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Digital Subscriptions > Prospect Magazine > Jun-18 > The soothsayer’s tale

The soothsayer’s tale

Her eerily prescient novels have become symbols of resistance to Donald Trump— are we truly entering the age of Margaret Atwood?Andrew Dickson investigates

When the American comedian Michelle Wolf launched her blitzkrieg on the Trump administration at the White House Correspondents’ Dinner in April, few emerged unscathed, least of all the president. But Wolf made a special target of Sarah Huckabee Sanders, the White House press secretary, sitting a few seats away from her on stage. “I have to say I’m a little star-struck: I loved you as Aunt Lydia in The Handmaid’s Tale,” Wolf cooed, to the sound of hundreds of journalists holding their breath. “Mike Pence,” she said, addressing the vice president, “if you haven’t seen it, you would love it.”

It would probably have been more surprising if the evening had passed without a reference to Margaret Atwood’s dystopia: the age of Trump seems to have become the age of Atwood. The television adaptation of her 1985 novel about women-hating Christian fundamentalists taking over the US, broadcast here on Channel 4 and now in its second series, has become a lightning rod for the #MeToo movement and millennial anti-Trump sentiment.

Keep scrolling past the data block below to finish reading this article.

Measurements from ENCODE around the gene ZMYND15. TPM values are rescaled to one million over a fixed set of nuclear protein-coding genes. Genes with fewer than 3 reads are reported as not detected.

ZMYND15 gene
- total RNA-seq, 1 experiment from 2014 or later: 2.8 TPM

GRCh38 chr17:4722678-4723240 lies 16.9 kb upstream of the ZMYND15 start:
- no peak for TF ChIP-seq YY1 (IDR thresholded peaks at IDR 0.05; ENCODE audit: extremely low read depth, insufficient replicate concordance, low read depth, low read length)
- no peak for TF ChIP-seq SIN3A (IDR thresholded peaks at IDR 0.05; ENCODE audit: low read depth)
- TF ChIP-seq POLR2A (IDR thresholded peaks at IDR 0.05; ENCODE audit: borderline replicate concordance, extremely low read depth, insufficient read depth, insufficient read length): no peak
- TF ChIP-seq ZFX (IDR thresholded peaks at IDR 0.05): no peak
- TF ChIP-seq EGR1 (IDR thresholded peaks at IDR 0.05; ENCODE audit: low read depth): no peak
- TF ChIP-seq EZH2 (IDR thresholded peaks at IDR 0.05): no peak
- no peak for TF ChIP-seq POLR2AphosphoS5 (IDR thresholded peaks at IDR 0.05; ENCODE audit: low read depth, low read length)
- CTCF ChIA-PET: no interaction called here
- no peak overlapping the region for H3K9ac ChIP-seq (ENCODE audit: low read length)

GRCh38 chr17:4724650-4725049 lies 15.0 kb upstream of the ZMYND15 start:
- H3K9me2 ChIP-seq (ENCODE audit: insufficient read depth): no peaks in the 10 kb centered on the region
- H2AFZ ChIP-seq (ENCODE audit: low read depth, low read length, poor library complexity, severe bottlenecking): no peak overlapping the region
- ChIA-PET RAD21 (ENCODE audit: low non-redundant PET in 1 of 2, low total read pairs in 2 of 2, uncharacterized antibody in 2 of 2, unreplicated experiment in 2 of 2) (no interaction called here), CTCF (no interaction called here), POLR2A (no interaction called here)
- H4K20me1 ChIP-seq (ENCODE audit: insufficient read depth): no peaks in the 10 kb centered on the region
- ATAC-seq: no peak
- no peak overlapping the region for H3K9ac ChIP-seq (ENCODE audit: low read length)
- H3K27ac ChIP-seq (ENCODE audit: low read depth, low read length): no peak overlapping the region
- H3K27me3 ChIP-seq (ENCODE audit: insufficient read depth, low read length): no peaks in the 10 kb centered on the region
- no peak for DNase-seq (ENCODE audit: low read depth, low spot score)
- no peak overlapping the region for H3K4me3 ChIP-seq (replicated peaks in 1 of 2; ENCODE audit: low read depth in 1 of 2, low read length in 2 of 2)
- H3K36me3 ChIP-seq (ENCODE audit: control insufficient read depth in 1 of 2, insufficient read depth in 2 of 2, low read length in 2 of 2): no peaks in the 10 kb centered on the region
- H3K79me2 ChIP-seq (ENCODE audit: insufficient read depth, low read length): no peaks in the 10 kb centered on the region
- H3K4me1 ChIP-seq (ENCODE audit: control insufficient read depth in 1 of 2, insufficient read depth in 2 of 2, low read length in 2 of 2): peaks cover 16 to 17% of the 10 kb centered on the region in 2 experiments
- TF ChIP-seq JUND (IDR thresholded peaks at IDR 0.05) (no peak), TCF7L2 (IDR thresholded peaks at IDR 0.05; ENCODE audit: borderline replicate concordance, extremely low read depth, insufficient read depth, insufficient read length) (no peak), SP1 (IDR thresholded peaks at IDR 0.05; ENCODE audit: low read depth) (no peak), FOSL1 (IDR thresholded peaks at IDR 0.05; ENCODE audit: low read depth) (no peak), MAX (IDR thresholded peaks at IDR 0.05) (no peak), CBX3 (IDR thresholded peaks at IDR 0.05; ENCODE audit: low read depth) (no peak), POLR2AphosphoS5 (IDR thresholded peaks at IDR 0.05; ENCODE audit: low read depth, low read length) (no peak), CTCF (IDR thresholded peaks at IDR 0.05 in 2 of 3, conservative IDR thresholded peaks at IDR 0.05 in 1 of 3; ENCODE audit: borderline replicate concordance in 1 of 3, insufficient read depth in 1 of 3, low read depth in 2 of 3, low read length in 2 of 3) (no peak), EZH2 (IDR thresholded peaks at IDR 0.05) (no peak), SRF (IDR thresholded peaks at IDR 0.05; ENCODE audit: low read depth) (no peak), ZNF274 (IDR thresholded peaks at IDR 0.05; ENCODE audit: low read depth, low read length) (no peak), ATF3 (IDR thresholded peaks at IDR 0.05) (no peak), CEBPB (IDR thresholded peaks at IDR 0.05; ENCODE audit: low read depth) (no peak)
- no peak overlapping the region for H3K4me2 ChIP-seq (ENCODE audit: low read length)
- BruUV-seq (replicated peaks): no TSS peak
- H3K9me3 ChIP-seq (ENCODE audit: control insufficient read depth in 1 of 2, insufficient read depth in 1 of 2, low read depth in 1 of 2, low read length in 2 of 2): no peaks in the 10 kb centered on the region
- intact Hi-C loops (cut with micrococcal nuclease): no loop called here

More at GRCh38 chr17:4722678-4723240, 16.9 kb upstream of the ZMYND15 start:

Sales of the book rose by 200 per cent after the 2016 election. On the Women’s March just after the inauguration, protestors dressed up in the scarlet robes and snow-white bonnets worn by the Handmaids and waved placards reading “Make Atwood Fiction Again.”

A concurrent television adaptation of her 1996 historical novel Alias Grace is even more timely: it focuses on the true story of a 19th-century immigrant woman accused of murder, trapped in a broken legal system.

Yet Atwood’s willingness to speak out on issues of the moment can also upset her fans. Earlier this year, she wrote an article in The Globe and Mail, Canada’s most-read newspaper, entitled “Am I a bad feminist?” in which she refused to renounce an earlier statement comparing the #MeToo movement to the Salem witch trials and insisted that men accused of sexual harassment should be given a fair hearing. Social media erupted; many accused the author of betraying feminist principles. On Twitter, Atwood coolly responded by drawing attention to the Universal Declaration of Human Rights.

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In Prospect’s June issue: Isabel Hilton, Rana Mitter, Kerry Brown and Yuan Ren debate the rise of China and what it means for the UK and the rest of the world. Hilton argues that China’s ideas could dominate the next century, just as American ideas dominated the last. Rana Mitter charts how those ideas have developed from Confucius to modern political theorist Wang Huning. Kerry Brown explores how Australia is dealing with the rise of China, by reimagining itself as an Asian country and drifting from the US. Yuan Ren asks whether China’s young people will forge a new path for the country in the coming decades. Elsewhere in the issue: Steve Bloomfield explores Jeremy Corbyn’s foreign policy, asking whether Britain would become a silent protester on the global sideline; Jonathan Liew asks if the World Cup has seen better days; Miranda France explores the life and meaning of Frida Kahlo, and Simon Jenkins says Trump’s charge through the China shop of world affairs is not all bad news.